England My England / Lucky Day

Discussion in 'Talk About Alan's Albums' started by hollyh, Nov 28, 2009.

  1. hollyh

    hollyh Founder Member

    I just thought we should start a thread for each of Alan's major solo albums, where we can all post our thoughts about the album. Anyone want to start? [hr]
    TRACKLIST FOR ENGLAND MY ENGLAND (UK):
    England My England
    This Ain't Your Lucky Day
    Mama Don't Go Home
    Groovy Times
    Baby Of Mine
    I Love You Too
    Those Tender Lips
    Citizens Of The World Unite
    Help From You
    Pity The Poor Boy

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    TRACKLIST FOR LUCKY DAY (US):
    This Is Your Lucky Day (The Girl Won't Get Under)
    Groovy Times
    Baby Of Mine
    Those Tender Lips
    Mama Don't Go Home
    I Love You Too
    Citizens Of The World Unite
    Help From You
    Pity The Poor Boy
    England My England

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  2. Daria

    Daria New Member

    The only song I don't like is "England My England". It's not because I'm not English :D

    A bit of an excursus. In Russia we have a very specific music style. It is called chanson. Please don't think it is the same as those wonderful French songs. It is called the same, but much worse. It's criminals' music. For those from prison or whatever. In Russia you can hear it just EVERYWHERE. I don't consider it to be music at all. But it's just my opinion.

    And that brings me to the beginning of "England My England". The very start of it sounds a lot like that. Though the chorus is really nice, I can't help but turning that song off.

    Don't be offended please. It's just a cultural difference I believe.
     
  3. hollyh

    hollyh Founder Member

    It's funny that he would write a song about England with such an un-English arrangement -- to me it has always sounded French (maybe it's the accordion). Anyway, I think it's interesting that the US version of this album puts that song at the end, as if they didn't trust it as a lead-off track. I think it's a clever satire, as far as the lyrics go, but maybe they thought an American audience wouldn't be as interested in a critique of British society.

    The rest of the album seems like a bit of a hodge-podge to me. Look at how many musical styles he goes through -- disco (This Ain't Your Lucky Day), steel band (Mama Don't Go Home), doo-wop (Those Tender Lips) -- and several songs sound over-produced, with too many synths and background oohs (Groovy Times, Love You Too, Help From You, even Baby Of Mine). Mind you, in 1978 most mainstream recording artists were enamored of the production studio and layering way too many extra sounds on their tracks. (That's what punk music was reacting against.) If Alan re-recorded some of these tracks today, I bet he would strip down the arrangements, cut out all the extra repeats of the choruses, and reveal that these are much better songs than they seem now. I think everybody's ears heard things differently back in 1978 -- when I first heard this album I thought it sounded fine too!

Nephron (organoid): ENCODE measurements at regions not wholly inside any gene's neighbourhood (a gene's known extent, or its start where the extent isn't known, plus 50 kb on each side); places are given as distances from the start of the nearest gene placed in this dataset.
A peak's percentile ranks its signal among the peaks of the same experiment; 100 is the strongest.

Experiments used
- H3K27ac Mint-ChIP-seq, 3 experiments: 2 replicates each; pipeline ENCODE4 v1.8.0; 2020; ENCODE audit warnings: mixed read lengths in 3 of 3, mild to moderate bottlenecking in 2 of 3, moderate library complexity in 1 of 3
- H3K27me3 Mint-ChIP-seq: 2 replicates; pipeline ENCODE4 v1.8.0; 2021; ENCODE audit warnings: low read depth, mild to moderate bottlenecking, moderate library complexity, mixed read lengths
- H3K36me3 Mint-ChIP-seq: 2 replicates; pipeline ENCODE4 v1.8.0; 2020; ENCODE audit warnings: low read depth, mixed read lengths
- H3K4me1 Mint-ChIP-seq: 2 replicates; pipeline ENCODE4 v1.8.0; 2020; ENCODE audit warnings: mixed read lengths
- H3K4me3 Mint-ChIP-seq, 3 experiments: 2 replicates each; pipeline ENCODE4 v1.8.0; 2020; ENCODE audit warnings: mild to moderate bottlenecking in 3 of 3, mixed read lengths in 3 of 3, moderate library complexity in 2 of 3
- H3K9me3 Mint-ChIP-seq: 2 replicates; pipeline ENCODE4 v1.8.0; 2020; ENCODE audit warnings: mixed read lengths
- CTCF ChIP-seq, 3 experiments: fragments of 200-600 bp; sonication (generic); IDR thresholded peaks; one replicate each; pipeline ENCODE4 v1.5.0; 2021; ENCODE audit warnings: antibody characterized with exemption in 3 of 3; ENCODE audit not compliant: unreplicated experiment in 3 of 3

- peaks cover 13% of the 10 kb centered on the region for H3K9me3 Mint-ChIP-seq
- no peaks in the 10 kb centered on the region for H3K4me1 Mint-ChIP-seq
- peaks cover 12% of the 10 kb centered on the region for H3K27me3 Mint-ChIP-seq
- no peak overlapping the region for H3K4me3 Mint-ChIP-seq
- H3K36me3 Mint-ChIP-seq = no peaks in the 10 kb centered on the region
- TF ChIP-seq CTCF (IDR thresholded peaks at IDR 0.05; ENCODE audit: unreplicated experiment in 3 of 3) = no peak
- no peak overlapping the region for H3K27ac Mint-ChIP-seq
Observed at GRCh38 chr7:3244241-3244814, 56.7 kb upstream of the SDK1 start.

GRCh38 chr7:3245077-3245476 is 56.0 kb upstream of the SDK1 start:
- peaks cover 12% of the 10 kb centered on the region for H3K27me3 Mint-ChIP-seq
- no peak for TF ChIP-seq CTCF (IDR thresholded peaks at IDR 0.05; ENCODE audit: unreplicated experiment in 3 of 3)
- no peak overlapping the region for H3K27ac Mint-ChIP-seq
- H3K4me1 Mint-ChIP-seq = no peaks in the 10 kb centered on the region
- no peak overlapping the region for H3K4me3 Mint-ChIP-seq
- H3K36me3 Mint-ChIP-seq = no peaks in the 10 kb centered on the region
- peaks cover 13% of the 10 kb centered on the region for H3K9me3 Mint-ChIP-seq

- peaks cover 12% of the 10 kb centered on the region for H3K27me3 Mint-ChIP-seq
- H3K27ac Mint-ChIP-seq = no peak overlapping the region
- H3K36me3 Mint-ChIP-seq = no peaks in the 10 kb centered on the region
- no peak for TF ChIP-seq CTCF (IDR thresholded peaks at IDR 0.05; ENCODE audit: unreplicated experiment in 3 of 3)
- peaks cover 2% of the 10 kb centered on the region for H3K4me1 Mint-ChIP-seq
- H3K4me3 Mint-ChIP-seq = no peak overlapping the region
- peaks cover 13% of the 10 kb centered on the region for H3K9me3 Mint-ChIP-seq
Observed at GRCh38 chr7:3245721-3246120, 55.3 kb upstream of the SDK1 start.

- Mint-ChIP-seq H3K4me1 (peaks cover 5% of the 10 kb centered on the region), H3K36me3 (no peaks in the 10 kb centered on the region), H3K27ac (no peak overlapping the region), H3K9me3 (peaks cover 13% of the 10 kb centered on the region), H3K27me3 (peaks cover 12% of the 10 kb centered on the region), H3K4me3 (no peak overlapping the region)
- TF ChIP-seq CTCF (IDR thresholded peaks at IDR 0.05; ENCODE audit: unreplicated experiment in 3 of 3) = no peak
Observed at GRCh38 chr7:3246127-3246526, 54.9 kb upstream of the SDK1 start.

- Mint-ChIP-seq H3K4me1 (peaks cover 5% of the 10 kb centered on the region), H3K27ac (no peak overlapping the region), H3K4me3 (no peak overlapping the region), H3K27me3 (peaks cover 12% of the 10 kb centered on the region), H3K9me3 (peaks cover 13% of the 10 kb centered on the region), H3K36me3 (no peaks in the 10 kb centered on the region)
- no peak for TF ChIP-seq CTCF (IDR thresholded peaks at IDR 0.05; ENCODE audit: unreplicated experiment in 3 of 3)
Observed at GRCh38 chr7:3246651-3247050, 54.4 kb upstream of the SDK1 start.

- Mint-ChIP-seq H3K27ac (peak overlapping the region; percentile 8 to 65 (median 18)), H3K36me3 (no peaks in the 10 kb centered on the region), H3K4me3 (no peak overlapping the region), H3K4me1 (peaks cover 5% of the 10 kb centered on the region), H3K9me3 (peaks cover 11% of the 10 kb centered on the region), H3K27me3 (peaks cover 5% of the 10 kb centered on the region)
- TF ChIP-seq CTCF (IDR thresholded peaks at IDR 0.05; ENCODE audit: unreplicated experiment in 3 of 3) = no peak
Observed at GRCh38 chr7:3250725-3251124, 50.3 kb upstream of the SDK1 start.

However, these songs don't mean as much to me as some of Alan's songs, and I'm trying to figure out why. Maybe it's because many of them don't seem to be saying much. Alan does best when he's being autobiographical or satiric, I think, and there's not as much of that on this album. That's why I enjoy England My England and Citizens of the World, because they are commenting on society; that's why I love Baby of Mine and Pity the Poor Boy, because they seem very personal and drawn from his own life. When he's just trying to write a generic pop song, thinking more about melody and instrumentation, the song itself falls short.

    It's funny that Groovy Times seems to be the cut that's most often played these days. Was that a hit single for Alan? It seems like the most dated cut from this album.
     

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